Municipal transportation general wetland & waterway permit (GP)


The WDNR-GP2-2012 General Permit for Municipal Bridges, Arches & Culverts [PDF] is a general permit (GP) that is available for a discharge to waters and wetlands of no more than 10,000 square feet that is necessary for the construction, reconstruction or maintenance of a roadway, bridge, arch or culvert that is being carried out under the direction and supervision of a city, village, town or county, under s. 30.123, Wis. Stats.

See WDNR-GP2-2012 General Permit Application Checklist [PDF] for detailed instructions. A complete application for the GP includes the following items:

  1. A completed and signed Water Resources Application for Project Permit (WRAPP) (3500-053) [PDF] certifying that the project meets the terms and conditions of WDNR-GP2-2012.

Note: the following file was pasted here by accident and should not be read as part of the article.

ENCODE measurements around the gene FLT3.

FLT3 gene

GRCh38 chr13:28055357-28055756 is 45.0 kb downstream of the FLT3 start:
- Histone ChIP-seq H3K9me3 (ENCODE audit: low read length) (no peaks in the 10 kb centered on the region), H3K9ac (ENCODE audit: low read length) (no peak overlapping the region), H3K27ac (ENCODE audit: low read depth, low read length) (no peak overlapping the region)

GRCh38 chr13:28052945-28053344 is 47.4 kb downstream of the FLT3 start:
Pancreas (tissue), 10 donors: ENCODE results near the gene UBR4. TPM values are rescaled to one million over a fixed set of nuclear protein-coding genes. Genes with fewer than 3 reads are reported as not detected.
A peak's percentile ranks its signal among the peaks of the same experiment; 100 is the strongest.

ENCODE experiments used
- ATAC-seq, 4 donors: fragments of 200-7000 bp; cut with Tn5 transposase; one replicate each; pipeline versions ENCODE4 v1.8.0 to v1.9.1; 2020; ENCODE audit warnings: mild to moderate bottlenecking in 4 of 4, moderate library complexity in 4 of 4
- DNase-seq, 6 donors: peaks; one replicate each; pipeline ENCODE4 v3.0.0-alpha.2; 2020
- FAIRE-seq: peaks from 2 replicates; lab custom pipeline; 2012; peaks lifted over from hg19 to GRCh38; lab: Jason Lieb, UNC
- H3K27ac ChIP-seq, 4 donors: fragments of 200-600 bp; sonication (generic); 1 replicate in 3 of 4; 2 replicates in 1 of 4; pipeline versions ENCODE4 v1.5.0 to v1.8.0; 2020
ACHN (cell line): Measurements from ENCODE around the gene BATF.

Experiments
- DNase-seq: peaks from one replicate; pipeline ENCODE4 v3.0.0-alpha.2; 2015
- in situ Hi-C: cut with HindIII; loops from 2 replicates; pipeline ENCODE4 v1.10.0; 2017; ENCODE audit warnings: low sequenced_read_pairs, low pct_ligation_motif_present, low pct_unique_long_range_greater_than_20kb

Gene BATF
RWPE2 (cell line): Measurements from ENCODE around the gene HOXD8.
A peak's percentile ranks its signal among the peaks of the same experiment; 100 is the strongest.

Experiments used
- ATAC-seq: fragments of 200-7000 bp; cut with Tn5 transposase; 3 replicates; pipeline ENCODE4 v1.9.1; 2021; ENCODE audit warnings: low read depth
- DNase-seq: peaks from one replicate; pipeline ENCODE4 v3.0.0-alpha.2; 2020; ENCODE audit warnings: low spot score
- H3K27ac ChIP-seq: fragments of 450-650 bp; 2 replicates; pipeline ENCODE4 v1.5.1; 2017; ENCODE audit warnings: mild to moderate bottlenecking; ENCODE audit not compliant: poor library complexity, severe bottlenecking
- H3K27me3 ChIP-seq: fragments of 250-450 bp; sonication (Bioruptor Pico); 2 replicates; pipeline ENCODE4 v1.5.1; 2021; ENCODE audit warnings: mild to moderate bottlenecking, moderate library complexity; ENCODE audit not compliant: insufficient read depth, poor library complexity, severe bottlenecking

2. Project plans or schematic drawings.
  3. Maps of the project site that show clear directions to the project site with project and property boundaries clearly labeled.
  4. Photographs that represent existing site conditions where the project will occur.
  5. An alternatives analysis including detailed documentation that clearly demonstrates why the impact to the wetland cannot be avoided and how the impact to the wetland will be minimized.
  6. Attachment A – Municipal Supplemental Worksheet [PDF] is needed for culvert and bridge projects that need to consider stream connectivity

All application materials can be sent to Maureen Millmann, municipal road permitting coordinator, via e-mail at Maureen.Millmann@Wisconsin.gov. Hard copies or applications on CD can be sent to Maureen Millmann, WDNR, 2300 N. Dr. Martin Luther King Jr. Drive, Milwaukee, WI 53212.

General permit WDNR-GP2-2012 authorizations are provisional and require that project proponents obtain any other local, state or federal permits before any work may proceed. Please contact the county zoning administrator to determine if permits are needed.

Municipal transportation individual wetland & waterway permit (IP)


Please contact the DNR transportation liaison [PDF] for your county to set up a pre-application meeting before applying for an individual permit.